Welcome gamers and comic-book fanatics! Last November 28, 2015, the UnGeek team went to Uno Morato for the Trese Boardgame Open Playtest. Though the game was demo’d before at a previous UnPub Event, this playtest event was exclusively for Trese and for its avid fans and readers (of the comic).
NOTE: Some images you see here are of the components used in the Playtest. Components will undergo changes as the game gets closer and closer to launch.
To those unfamiliar with the Trese fluff, the game is based on the local “Komiks” with the same name. Written by Budjette Tan and art by Kajo Baldisimo, the story centers around Alexanrda Trese, a detective who deals with cases supernatural in origin, mostly occurring in the Philippines.
The game was designed by Marx Ian Rulloda of Balangay Entertainment, the same group that brought Resilience: Survive and Thrive. In Trese, players take on the roles of key characters in the story, solving cases and dealing with threats. As you might have guessed, it is a fully cooperative game which borrows tried-and-true mechanics similar to Upper Deck’s Legendary system (For its scenario setup) and Fantasy Flight’s Elder Sign (For its Yahtzee mechanic – more on to this later). The rules are easy to pick up even if you are a non-gamer and, after the first round, you will have a good feel on what to do.
Keep in mind that this is still in its prototype stages and stuff might be added or taken out.
In this session I chose to play as Captain Guerrero.
- Escalate – Determined by a D4 roll; this is where the “case cards” are randomly seeded in one of the 4 locations in the game.
- Move to a location (Optional) – During a player’s turn a character can move once to a chosen location. This can benefit to the other players who share a same location as they can roll additional dice.
- Roll dice – The active player rolls 3 dice and keeps the result. Each die has three possible values: Attack, Magic (Spirit), and Investigate.
- Spend dice to solve cases or activate locations – This is mostly the meat of the game where we allocate the dice that we rolled to do various actions based on the present threat on the board or activating an location action.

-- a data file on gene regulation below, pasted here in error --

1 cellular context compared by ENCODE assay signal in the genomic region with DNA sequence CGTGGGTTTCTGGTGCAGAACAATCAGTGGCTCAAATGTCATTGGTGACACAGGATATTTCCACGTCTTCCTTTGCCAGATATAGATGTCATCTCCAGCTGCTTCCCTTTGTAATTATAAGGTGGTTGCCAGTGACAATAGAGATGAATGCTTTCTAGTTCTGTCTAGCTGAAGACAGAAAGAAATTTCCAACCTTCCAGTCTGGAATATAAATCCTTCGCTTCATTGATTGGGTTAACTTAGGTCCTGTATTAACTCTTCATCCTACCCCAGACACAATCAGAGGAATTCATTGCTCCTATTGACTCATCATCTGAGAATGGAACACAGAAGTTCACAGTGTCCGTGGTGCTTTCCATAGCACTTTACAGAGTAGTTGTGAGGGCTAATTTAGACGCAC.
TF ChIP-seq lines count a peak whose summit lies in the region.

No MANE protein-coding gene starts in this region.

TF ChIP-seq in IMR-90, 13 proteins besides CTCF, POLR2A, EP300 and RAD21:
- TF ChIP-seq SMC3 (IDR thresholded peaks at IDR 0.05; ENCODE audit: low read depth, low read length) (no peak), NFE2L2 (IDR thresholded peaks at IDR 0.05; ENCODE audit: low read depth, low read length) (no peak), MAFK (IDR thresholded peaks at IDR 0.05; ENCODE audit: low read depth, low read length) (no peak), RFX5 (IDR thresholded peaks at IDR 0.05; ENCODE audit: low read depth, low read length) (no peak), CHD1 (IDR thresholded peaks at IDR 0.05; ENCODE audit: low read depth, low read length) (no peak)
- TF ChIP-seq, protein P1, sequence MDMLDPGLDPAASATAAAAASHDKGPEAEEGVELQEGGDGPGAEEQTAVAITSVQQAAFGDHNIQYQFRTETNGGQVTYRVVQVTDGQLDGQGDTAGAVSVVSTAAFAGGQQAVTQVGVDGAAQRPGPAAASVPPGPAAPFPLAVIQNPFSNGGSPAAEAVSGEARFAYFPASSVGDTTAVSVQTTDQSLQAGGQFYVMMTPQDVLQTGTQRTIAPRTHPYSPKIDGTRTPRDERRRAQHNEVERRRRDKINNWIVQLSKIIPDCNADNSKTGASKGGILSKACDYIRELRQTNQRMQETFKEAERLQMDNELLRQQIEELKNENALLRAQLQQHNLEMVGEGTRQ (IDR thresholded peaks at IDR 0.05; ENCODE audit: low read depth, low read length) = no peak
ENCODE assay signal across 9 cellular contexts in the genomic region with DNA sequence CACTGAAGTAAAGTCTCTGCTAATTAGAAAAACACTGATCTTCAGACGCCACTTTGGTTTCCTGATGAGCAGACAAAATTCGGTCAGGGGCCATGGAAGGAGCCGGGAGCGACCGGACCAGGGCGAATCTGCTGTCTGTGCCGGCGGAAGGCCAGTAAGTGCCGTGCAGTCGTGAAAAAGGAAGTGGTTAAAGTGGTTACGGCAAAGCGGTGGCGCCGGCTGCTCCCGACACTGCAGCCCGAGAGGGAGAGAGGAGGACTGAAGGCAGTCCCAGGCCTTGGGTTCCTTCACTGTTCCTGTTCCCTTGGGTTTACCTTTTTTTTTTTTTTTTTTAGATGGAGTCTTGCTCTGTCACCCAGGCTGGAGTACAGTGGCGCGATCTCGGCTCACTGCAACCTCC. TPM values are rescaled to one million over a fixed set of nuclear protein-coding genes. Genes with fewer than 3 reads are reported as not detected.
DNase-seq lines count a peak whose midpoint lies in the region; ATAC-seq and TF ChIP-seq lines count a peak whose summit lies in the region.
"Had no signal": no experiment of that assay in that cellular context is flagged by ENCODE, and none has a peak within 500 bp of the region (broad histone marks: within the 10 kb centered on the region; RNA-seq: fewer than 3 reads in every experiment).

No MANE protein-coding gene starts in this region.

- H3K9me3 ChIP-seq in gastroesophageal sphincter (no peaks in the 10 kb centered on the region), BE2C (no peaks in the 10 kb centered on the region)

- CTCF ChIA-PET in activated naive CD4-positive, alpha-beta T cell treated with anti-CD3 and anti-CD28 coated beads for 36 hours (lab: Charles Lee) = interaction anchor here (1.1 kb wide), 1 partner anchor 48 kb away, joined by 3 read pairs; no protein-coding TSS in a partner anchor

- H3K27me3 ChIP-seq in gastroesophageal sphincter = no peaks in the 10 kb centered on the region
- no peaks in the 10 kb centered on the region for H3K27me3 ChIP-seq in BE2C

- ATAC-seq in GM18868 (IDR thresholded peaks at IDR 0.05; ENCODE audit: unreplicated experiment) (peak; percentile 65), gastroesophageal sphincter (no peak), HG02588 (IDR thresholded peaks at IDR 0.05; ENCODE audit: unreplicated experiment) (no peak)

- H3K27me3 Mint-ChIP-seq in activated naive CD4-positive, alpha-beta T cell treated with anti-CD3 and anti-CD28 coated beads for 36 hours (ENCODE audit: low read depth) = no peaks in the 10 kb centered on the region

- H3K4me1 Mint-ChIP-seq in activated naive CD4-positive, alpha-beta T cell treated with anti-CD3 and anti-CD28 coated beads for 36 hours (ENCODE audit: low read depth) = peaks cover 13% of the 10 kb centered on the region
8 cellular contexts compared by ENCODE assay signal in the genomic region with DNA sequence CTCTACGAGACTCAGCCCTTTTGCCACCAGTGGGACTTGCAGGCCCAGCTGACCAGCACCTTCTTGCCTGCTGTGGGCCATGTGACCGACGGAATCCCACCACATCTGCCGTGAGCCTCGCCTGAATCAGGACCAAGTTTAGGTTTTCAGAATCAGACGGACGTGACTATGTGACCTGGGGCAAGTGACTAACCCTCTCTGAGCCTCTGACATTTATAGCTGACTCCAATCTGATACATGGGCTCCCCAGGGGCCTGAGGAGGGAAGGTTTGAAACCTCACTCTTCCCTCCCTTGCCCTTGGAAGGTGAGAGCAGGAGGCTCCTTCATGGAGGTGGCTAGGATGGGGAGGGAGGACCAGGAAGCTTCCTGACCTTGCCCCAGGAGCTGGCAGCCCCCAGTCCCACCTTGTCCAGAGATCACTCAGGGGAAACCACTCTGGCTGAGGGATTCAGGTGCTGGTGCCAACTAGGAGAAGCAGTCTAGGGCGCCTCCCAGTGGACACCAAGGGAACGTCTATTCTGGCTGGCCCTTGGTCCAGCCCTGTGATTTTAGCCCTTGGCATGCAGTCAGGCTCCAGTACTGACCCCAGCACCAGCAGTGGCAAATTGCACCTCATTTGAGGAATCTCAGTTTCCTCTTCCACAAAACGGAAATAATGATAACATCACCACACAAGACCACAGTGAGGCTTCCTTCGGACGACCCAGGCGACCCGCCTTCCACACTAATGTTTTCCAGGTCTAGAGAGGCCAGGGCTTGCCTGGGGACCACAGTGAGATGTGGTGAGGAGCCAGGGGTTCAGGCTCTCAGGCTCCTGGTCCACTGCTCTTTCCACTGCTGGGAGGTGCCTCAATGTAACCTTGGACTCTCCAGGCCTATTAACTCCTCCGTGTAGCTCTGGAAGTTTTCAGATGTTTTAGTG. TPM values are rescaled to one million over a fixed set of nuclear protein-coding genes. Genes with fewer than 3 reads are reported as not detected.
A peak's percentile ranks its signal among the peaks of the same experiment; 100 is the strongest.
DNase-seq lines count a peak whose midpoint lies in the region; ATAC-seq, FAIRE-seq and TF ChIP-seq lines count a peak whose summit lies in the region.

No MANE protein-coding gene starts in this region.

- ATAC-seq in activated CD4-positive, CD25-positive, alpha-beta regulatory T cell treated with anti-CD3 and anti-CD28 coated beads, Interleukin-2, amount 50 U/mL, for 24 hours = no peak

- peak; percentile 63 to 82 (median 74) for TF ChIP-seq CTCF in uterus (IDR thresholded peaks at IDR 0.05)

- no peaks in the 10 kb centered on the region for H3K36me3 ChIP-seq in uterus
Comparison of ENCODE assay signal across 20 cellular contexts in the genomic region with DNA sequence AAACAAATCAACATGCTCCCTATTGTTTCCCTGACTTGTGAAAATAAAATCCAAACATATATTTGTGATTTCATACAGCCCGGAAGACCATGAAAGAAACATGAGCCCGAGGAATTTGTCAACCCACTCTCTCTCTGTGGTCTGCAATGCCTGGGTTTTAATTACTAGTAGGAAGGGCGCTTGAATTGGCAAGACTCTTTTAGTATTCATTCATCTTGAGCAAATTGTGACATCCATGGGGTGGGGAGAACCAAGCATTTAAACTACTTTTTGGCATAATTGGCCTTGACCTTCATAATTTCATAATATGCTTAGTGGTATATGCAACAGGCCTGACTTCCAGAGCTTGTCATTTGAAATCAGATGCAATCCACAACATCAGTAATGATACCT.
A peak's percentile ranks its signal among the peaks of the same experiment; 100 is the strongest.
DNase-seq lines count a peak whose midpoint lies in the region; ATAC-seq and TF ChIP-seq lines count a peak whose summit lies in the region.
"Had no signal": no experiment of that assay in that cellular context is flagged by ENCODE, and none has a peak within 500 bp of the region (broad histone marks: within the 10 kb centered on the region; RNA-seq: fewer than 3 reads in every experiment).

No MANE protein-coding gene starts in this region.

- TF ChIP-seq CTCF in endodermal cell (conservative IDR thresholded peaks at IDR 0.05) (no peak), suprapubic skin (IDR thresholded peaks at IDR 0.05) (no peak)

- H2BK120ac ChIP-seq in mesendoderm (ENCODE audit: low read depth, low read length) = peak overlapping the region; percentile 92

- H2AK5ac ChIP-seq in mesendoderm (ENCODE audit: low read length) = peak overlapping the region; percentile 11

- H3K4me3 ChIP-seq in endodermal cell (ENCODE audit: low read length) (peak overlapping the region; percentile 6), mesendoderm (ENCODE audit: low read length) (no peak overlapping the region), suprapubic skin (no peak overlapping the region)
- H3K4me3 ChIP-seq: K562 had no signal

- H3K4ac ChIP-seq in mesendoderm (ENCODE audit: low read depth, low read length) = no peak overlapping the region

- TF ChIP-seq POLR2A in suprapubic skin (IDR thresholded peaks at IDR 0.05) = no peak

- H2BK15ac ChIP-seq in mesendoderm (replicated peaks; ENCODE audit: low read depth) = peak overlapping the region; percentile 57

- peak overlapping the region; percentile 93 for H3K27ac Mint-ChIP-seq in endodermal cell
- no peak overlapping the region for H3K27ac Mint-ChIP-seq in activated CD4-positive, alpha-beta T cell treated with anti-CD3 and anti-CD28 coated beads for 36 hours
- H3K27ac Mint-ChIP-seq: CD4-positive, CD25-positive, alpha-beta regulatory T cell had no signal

- Manifest – The active player rolls a D6 and checks the board for any face-down cards of matching value and flips them up, triggering “when revealed” effects.
- Resolve case abilities (End turn) – Checking for face up case card effects and resolving them. Turn ends after and goes to the next player.
Of course, the game features variable player powers and “Boon” cards that change the game rules in favor of the players. It integrates well and really adds to the thematic element to the game, especially if you read the comics. For example: the Tikbalang Maliksi (Half-human, half-horse) can move a second time after rolling dice.
The group I played with were all die-hard fans of the comic who really know their stuff. We went half-thematic and half-strategic during our playthough. On the first scenarios, we were dealing with suicide bombers who permanently destroy locations. Later on, we were fighting creatures of Philippine folklore fame like the Aswangs and Manananggals. The game presents an escalating threat and you really feel that it gets tougher and tougher as the story progresses. Luckily, our coordination pushed through and the dice gods smiled in our favor (Well, except for me. Dice hate me *sniff*). We finished the 3 scenarios and Metro Manila was at peace once again… at least, for now!
So that’s Trese: The Boardgame! The theme and medium alone could be a possible entry point to non-gamers, essentially bringing more people into the boardgame hobby. It’s really exciting to see indie-local games getting the attention it deserves.
Thanks for reading and till next time! See you at the table!